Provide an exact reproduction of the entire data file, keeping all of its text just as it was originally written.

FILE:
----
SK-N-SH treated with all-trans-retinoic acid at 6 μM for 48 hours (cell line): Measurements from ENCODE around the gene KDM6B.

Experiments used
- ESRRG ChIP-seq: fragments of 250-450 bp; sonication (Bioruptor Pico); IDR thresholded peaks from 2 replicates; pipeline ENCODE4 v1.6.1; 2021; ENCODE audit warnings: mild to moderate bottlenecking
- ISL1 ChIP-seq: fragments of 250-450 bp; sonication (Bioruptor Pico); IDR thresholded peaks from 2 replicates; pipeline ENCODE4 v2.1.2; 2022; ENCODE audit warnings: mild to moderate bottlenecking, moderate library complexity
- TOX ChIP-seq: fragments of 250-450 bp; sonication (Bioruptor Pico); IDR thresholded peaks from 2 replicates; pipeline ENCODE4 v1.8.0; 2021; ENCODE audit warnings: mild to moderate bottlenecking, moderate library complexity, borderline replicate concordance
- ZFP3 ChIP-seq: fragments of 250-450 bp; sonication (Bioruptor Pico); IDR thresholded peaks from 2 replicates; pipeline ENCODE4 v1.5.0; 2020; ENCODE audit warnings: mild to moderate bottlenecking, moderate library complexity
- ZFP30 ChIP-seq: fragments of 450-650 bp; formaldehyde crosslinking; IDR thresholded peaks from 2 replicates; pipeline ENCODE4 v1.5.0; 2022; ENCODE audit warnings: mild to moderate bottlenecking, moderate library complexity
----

SK-N-SH treated with all-trans-retinoic acid at 6 μM for 48 hours (cell line): Measurements from ENCODE around the gene KDM6B.

Experiments used
- ESRRG ChIP-seq: fragments of 250-450 bp; sonication (Bioruptor Pico); IDR thresholded peaks from 2 replicates; pipeline ENCODE4 v1.6.1; 2021; ENCODE audit warnings: mild to moderate bottlenecking
- ISL1 ChIP-seq: fragments of 250-450 bp; sonication (Bioruptor Pico); IDR thresholded peaks from 2 replicates; pipeline ENCODE4 v2.1.2; 2022; ENCODE audit warnings: mild to moderate bottlenecking, moderate library complexity
- TOX ChIP-seq: fragments of 250-450 bp; sonication (Bioruptor Pico); IDR thresholded peaks from 2 replicates; pipeline ENCODE4 v1.8.0; 2021; ENCODE audit warnings: mild to moderate bottlenecking, moderate library complexity, borderline replicate concordance
- ZFP3 ChIP-seq: fragments of 250-450 bp; sonication (Bioruptor Pico); IDR thresholded peaks from 2 replicates; pipeline ENCODE4 v1.5.0; 2020; ENCODE audit warnings: mild to moderate bottlenecking, moderate library complexity
- ZFP30 ChIP-seq: fragments of 450-650 bp; formaldehyde crosslinking; IDR thresholded peaks from 2 replicates; pipeline ENCODE4 v1.5.0; 2022; ENCODE audit warnings: mild to moderate bottlenecking, moderate library complexity